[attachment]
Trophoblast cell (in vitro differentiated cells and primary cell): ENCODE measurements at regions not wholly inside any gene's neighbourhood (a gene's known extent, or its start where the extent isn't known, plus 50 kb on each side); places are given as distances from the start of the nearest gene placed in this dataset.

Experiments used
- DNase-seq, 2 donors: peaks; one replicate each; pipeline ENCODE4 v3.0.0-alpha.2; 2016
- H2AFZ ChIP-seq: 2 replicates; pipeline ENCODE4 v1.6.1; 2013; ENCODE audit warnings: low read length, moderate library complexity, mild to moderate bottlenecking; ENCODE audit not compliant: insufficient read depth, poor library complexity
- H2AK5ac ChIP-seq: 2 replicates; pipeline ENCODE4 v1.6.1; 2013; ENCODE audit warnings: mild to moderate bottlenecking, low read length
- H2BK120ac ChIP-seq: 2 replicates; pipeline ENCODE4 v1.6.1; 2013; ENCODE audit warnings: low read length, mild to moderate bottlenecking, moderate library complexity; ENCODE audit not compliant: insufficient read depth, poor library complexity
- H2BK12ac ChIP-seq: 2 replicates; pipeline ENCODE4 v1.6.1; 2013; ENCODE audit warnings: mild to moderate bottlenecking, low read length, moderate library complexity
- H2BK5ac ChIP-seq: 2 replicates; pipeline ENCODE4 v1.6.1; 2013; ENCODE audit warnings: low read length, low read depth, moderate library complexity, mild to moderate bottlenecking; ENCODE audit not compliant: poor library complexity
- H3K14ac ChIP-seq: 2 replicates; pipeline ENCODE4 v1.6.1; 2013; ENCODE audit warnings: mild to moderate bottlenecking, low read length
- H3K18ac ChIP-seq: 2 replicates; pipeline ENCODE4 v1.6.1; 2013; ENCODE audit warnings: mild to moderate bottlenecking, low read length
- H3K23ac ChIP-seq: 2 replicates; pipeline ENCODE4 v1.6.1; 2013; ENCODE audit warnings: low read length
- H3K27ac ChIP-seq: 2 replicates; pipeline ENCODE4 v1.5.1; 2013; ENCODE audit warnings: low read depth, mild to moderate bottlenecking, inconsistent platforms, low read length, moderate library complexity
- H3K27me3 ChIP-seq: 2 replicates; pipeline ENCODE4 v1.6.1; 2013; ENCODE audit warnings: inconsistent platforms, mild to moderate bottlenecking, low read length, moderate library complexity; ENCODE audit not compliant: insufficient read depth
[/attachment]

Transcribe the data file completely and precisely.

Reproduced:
Trophoblast cell (in vitro differentiated cells and primary cell): ENCODE measurements at regions not wholly inside any gene's neighbourhood (a gene's known extent, or its start where the extent isn't known, plus 50 kb on each side); places are given as distances from the start of the nearest gene placed in this dataset.

Experiments used
- DNase-seq, 2 donors: peaks; one replicate each; pipeline ENCODE4 v3.0.0-alpha.2; 2016
- H2AFZ ChIP-seq: 2 replicates; pipeline ENCODE4 v1.6.1; 2013; ENCODE audit warnings: low read length, moderate library complexity, mild to moderate bottlenecking; ENCODE audit not compliant: insufficient read depth, poor library complexity
- H2AK5ac ChIP-seq: 2 replicates; pipeline ENCODE4 v1.6.1; 2013; ENCODE audit warnings: mild to moderate bottlenecking, low read length
- H2BK120ac ChIP-seq: 2 replicates; pipeline ENCODE4 v1.6.1; 2013; ENCODE audit warnings: low read length, mild to moderate bottlenecking, moderate library complexity; ENCODE audit not compliant: insufficient read depth, poor library complexity
- H2BK12ac ChIP-seq: 2 replicates; pipeline ENCODE4 v1.6.1; 2013; ENCODE audit warnings: mild to moderate bottlenecking, low read length, moderate library complexity
- H2BK5ac ChIP-seq: 2 replicates; pipeline ENCODE4 v1.6.1; 2013; ENCODE audit warnings: low read length, low read depth, moderate library complexity, mild to moderate bottlenecking; ENCODE audit not compliant: poor library complexity
- H3K14ac ChIP-seq: 2 replicates; pipeline ENCODE4 v1.6.1; 2013; ENCODE audit warnings: mild to moderate bottlenecking, low read length
- H3K18ac ChIP-seq: 2 replicates; pipeline ENCODE4 v1.6.1; 2013; ENCODE audit warnings: mild to moderate bottlenecking, low read length
- H3K23ac ChIP-seq: 2 replicates; pipeline ENCODE4 v1.6.1; 2013; ENCODE audit warnings: low read length
- H3K27ac ChIP-seq: 2 replicates; pipeline ENCODE4 v1.5.1; 2013; ENCODE audit warnings: low read depth, mild to moderate bottlenecking, inconsistent platforms, low read length, moderate library complexity
- H3K27me3 ChIP-seq: 2 replicates; pipeline ENCODE4 v1.6.1; 2013; ENCODE audit warnings: inconsistent platforms, mild to moderate bottlenecking, low read length, moderate library complexity; ENCODE audit not compliant: insufficient read depth